Opening Reception of Noségo’s “Ingress” and Drew Leshko’s “The Only Constant”

We kicked off the month with a (third) eye-opening exhibition from  Noségo and Drew Leshko. The colorful dreamscapes from Noségo vibrated on the white walls with bright spirit animals holding within curiosities and stories to encourage our own reflection or simply enjoyment. Leshko continues to document the changing landscape of the hometown of both artists, Philadelphia.  He encapsulates, with great detail, the passage of time and gives meaning to parts of the city’s history that would be soon forgotten at the hands of a bulldozer.

Artist, Joseph Martinez rounds out the exhibitions showing eight pieces from his Designer Bag Lady series in the Thinkspace Gallery office.

All of the exhibitions are on view now through June 29th.

To view available pieces from NoségoDrew Leshko, and Joseph Martinez; please visit the Thinkspace Gallery website.

Interview with Drew Leshko for “The Only Constant”

Thinkspace is proud to present Drew Leshko’s latest body of work The Only Constant’ in our project room. Drew Leshko’s highly detailed sculptural works in paper and wood depict architectures and urban spaces of his beloved and changing Philadelphia. In anticipation of Leshko’s upcoming exhibition with us, we have an exclusive interview with Drew Leshko to discuss copy cats, changing cityscapes, and the symbolism of iceboxes and dumpsters.

SH: In our last interview with us your went into great detail about your creative process and technique, what makes you fearless to the “copy cats” or so open to sharing your process in such detail?
DL: Well after this boom of copycats, I find myself reconsidering things for sure….I think that there is more to my sculptures than how they’re made– It’s an ongoing, cultural conversation that is communicated through my sculptures. I guess I’m fearless about sharing because I’m working with some of the best galleries in the world that have already acknowledged the innovation, I’ve been supported by amazing collectors, and am showcased by important press organizations. Copy Cats are inherently unoriginal, and it’s sad to imagine living a life like theirs — void of original ideas, scrapping from the handiwork of others, trying to use that as leverage or shortcut for “borrowed” ideas. Copy Cats are a real problem though. I’ve been working on these since 2005 and can’t believe the amount of people mimicking my work all of the sudden.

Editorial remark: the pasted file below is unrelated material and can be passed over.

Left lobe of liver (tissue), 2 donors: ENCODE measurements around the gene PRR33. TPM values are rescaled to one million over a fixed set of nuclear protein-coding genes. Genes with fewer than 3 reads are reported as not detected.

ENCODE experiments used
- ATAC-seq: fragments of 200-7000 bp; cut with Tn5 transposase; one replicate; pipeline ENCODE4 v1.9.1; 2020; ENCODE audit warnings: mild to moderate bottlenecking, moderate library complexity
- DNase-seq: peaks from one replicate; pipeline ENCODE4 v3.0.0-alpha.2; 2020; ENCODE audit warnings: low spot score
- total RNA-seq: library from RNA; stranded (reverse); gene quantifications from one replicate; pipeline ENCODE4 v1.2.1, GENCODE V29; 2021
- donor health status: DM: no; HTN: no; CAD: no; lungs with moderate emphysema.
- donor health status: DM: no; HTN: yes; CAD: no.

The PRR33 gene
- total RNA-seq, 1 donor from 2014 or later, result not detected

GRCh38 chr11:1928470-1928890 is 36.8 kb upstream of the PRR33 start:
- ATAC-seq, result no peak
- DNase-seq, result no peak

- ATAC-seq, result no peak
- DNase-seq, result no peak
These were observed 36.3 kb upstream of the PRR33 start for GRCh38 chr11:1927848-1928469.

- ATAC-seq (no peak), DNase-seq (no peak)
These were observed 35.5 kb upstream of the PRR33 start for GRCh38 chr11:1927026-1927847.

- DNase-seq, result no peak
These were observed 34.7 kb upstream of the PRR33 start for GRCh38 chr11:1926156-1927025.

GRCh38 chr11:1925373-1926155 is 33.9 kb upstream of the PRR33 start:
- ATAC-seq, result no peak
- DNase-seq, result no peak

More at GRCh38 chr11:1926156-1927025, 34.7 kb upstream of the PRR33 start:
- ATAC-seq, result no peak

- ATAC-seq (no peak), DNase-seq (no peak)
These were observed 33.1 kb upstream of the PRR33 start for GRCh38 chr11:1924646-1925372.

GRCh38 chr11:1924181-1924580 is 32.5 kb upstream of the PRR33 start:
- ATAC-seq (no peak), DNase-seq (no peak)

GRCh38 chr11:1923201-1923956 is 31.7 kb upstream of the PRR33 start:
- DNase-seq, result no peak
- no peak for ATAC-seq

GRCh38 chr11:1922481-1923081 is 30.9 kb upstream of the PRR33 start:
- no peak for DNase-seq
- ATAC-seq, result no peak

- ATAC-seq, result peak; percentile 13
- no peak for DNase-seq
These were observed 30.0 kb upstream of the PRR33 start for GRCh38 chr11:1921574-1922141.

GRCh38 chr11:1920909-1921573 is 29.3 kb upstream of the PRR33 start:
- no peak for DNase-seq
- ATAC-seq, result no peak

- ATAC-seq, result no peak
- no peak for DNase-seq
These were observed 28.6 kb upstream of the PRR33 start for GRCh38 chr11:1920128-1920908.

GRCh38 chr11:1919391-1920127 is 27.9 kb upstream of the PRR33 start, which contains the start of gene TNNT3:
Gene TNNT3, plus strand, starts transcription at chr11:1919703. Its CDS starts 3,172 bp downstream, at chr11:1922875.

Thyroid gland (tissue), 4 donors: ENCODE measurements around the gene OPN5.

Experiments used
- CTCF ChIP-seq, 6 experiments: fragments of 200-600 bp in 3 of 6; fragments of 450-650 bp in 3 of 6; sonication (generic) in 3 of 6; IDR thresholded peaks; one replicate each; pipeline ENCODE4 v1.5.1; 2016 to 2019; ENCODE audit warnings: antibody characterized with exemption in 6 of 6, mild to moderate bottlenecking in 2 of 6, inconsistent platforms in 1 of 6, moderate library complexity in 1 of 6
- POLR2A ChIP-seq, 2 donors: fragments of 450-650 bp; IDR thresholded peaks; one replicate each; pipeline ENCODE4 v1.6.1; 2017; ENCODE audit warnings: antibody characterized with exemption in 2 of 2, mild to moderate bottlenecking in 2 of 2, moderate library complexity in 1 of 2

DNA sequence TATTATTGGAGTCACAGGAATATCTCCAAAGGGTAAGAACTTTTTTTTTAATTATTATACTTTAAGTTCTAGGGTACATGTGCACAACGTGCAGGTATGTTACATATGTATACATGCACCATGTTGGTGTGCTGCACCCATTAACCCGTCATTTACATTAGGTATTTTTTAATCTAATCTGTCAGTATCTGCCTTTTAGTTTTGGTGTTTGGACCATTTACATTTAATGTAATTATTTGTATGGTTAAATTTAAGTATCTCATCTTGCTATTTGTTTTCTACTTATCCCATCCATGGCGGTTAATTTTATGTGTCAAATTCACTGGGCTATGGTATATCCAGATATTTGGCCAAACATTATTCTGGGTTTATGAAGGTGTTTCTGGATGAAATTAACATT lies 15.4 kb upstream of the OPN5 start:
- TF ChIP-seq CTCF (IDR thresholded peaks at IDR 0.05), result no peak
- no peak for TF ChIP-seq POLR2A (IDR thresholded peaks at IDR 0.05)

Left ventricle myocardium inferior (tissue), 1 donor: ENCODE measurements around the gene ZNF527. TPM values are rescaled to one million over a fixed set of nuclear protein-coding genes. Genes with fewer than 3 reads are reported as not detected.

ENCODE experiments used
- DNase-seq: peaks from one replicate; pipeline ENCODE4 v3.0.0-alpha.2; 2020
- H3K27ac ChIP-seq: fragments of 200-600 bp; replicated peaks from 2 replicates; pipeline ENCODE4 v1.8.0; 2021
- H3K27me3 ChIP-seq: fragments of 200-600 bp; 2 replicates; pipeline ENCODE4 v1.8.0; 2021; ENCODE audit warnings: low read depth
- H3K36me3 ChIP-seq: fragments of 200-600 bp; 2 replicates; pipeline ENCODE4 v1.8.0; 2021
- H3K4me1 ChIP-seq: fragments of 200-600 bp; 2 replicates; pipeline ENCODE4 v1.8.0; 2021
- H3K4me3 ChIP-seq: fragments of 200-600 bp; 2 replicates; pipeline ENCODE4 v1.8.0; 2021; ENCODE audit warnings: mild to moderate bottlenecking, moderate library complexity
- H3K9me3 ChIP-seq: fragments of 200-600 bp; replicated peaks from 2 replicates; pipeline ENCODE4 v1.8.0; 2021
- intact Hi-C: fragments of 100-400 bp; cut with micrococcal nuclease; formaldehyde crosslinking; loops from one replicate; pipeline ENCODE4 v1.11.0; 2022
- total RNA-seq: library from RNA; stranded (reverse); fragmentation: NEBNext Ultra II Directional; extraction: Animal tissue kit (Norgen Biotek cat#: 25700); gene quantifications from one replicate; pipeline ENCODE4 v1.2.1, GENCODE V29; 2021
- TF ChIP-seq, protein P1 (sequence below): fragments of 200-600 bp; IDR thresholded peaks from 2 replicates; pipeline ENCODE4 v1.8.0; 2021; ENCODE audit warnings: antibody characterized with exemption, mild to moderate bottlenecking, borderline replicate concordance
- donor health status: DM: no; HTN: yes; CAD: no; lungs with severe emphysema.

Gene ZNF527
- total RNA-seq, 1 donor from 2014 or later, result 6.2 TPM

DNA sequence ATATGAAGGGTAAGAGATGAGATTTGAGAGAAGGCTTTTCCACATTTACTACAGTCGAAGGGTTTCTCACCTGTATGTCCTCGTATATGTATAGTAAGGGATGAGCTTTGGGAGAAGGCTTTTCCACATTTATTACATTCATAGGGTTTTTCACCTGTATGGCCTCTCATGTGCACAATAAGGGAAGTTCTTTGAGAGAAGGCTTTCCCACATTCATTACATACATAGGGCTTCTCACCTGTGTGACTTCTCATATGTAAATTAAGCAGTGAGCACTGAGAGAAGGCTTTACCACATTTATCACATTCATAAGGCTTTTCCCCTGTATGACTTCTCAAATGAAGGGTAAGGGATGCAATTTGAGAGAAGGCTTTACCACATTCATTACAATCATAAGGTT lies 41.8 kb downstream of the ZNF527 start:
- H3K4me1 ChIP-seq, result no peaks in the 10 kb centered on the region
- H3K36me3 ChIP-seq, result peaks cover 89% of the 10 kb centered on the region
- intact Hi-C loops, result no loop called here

SH: What do you think is the role of an artist in society?
DL: Tough question. It seems lately that there are so many conceptually thin works created these days, where the artist is more interested in the bright colors and decorative qualities rather than the works having more to discover and communicate. If you look through the classics, so many of the great works by the masters were telling stories and speaking to cultural issues. For me, i think its important to translate what is happening in the world around you through what you’re creating in the workshop so that painting or object may live as a reference to the past.

SH: You’ve given the advice to young artists not to get frustrated, what has helps you to stay grounded and push forward with your art?
DL: Everyone gets frustrated, but this all comes naturally to me. These projects are something that I want to pursue. If I had to force myself to be grounded and push forward, it would be really tough. It would almost feel like work. haha.

SH: The sculptures document the changing landscape of your city. You’ve said you’d like to document other cities but need to have a sense of the buildings and changing neighborhoods. If you could travel through time, what cities would you want to document and what time periods?
DL: My works now are examining the re-development of the city, as people are repopulating a previously abandoned place. To me, it would be really interesting to create a series that is the inverse of this process, documenting parts of the city after “white flight”, one of the initial cultural transformations of industrial American cities. Let’s say the 1960’s. As for the city, Baltimore would great (i was born in Baltimore), but really any city with a strong heritage of blue collar industry.

SH: How has Philadelphia not only shaped you as an artist but as a person?
DL: Philadelphia is a great place. A place that I’m incredibly proud of. The city has shaped me as a person through the cultural diversity in the community. It’s quite the melting pot. In the last few years, the art scene is really changing here. Collectors seem to be popping through galleries and supporting the community all of the sudden, which is great. But before this trend, the city made me stronger— Those 8 or so years making these works without anyone noticing, without good opportunities. Without Philadelphia incubating me that through experience, I don’t think I’d be able to fairly value what I have built for myself now.

SH: What do you listen to in the background while creating work?